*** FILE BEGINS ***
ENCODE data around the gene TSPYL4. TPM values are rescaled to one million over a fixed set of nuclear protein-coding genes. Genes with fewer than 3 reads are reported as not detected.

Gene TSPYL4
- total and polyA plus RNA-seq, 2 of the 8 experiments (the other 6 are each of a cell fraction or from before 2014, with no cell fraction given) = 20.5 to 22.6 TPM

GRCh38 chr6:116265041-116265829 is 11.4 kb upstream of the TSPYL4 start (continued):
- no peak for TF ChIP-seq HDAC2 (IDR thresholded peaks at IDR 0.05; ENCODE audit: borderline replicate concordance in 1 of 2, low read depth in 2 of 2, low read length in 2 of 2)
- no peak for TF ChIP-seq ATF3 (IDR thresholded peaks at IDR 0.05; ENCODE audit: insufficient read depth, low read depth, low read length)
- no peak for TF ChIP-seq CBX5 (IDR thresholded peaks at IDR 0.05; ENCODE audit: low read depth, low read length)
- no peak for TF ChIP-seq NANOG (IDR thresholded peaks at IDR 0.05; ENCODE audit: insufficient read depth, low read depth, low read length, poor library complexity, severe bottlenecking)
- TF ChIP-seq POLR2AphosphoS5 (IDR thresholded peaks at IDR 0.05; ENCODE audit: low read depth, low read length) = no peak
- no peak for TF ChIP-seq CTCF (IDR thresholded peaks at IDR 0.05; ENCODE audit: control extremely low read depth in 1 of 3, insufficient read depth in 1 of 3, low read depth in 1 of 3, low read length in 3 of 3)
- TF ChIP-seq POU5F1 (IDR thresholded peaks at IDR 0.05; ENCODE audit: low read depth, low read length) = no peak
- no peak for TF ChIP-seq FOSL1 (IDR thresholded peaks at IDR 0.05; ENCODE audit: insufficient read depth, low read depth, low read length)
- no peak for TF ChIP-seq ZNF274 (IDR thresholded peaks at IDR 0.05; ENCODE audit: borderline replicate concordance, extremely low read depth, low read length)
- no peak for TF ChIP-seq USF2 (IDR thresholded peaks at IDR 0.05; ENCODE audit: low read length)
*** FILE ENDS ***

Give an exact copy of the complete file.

ENCODE data around the gene TSPYL4. TPM values are rescaled to one million over a fixed set of nuclear protein-coding genes. Genes with fewer than 3 reads are reported as not detected.

Gene TSPYL4
- total and polyA plus RNA-seq, 2 of the 8 experiments (the other 6 are each of a cell fraction or from before 2014, with no cell fraction given) = 20.5 to 22.6 TPM

GRCh38 chr6:116265041-116265829 is 11.4 kb upstream of the TSPYL4 start (continued):
- no peak for TF ChIP-seq HDAC2 (IDR thresholded peaks at IDR 0.05; ENCODE audit: borderline replicate concordance in 1 of 2, low read depth in 2 of 2, low read length in 2 of 2)
- no peak for TF ChIP-seq ATF3 (IDR thresholded peaks at IDR 0.05; ENCODE audit: insufficient read depth, low read depth, low read length)
- no peak for TF ChIP-seq CBX5 (IDR thresholded peaks at IDR 0.05; ENCODE audit: low read depth, low read length)
- no peak for TF ChIP-seq NANOG (IDR thresholded peaks at IDR 0.05; ENCODE audit: insufficient read depth, low read depth, low read length, poor library complexity, severe bottlenecking)
- TF ChIP-seq POLR2AphosphoS5 (IDR thresholded peaks at IDR 0.05; ENCODE audit: low read depth, low read length) = no peak
- no peak for TF ChIP-seq CTCF (IDR thresholded peaks at IDR 0.05; ENCODE audit: control extremely low read depth in 1 of 3, insufficient read depth in 1 of 3, low read depth in 1 of 3, low read length in 3 of 3)
- TF ChIP-seq POU5F1 (IDR thresholded peaks at IDR 0.05; ENCODE audit: low read depth, low read length) = no peak
- no peak for TF ChIP-seq FOSL1 (IDR thresholded peaks at IDR 0.05; ENCODE audit: insufficient read depth, low read depth, low read length)
- no peak for TF ChIP-seq ZNF274 (IDR thresholded peaks at IDR 0.05; ENCODE audit: borderline replicate concordance, extremely low read depth, low read length)
- no peak for TF ChIP-seq USF2 (IDR thresholded peaks at IDR 0.05; ENCODE audit: low read length)